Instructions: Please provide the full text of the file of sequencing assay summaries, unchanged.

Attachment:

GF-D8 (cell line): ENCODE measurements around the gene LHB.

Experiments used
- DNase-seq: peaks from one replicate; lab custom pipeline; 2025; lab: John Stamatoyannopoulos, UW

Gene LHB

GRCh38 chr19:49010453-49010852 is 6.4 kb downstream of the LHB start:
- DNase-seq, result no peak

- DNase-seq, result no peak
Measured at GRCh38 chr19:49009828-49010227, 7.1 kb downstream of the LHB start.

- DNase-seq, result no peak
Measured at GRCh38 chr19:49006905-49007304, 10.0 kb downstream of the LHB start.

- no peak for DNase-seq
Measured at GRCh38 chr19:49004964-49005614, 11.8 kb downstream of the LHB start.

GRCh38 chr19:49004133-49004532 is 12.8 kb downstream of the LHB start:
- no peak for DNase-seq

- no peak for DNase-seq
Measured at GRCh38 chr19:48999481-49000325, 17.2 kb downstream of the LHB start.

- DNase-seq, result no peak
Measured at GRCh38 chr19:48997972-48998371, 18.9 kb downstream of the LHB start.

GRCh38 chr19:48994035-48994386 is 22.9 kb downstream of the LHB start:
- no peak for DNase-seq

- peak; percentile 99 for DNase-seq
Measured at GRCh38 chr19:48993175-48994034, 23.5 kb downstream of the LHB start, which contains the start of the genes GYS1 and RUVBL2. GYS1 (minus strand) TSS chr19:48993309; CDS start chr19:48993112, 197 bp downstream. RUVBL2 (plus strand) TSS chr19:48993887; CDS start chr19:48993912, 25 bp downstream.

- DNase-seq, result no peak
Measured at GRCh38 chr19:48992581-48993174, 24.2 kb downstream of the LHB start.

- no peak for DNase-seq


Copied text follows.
GF-D8 (cell line): ENCODE measurements around the gene LHB.

Experiments used
- DNase-seq: peaks from one replicate; lab custom pipeline; 2025; lab: John Stamatoyannopoulos, UW

Gene LHB

GRCh38 chr19:49010453-49010852 is 6.4 kb downstream of the LHB start:
- DNase-seq, result no peak

- DNase-seq, result no peak
Measured at GRCh38 chr19:49009828-49010227, 7.1 kb downstream of the LHB start.

- DNase-seq, result no peak
Measured at GRCh38 chr19:49006905-49007304, 10.0 kb downstream of the LHB start.

- no peak for DNase-seq
Measured at GRCh38 chr19:49004964-49005614, 11.8 kb downstream of the LHB start.

GRCh38 chr19:49004133-49004532 is 12.8 kb downstream of the LHB start:
- no peak for DNase-seq

- no peak for DNase-seq
Measured at GRCh38 chr19:48999481-49000325, 17.2 kb downstream of the LHB start.

- DNase-seq, result no peak
Measured at GRCh38 chr19:48997972-48998371, 18.9 kb downstream of the LHB start.

GRCh38 chr19:48994035-48994386 is 22.9 kb downstream of the LHB start:
- no peak for DNase-seq

- peak; percentile 99 for DNase-seq
Measured at GRCh38 chr19:48993175-48994034, 23.5 kb downstream of the LHB start, which contains the start of the genes GYS1 and RUVBL2. GYS1 (minus strand) TSS chr19:48993309; CDS start chr19:48993112, 197 bp downstream. RUVBL2 (plus strand) TSS chr19:48993887; CDS start chr19:48993912, 25 bp downstream.

- DNase-seq, result no peak
Measured at GRCh38 chr19:48992581-48993174, 24.2 kb downstream of the LHB start.

- no peak for DNase-seq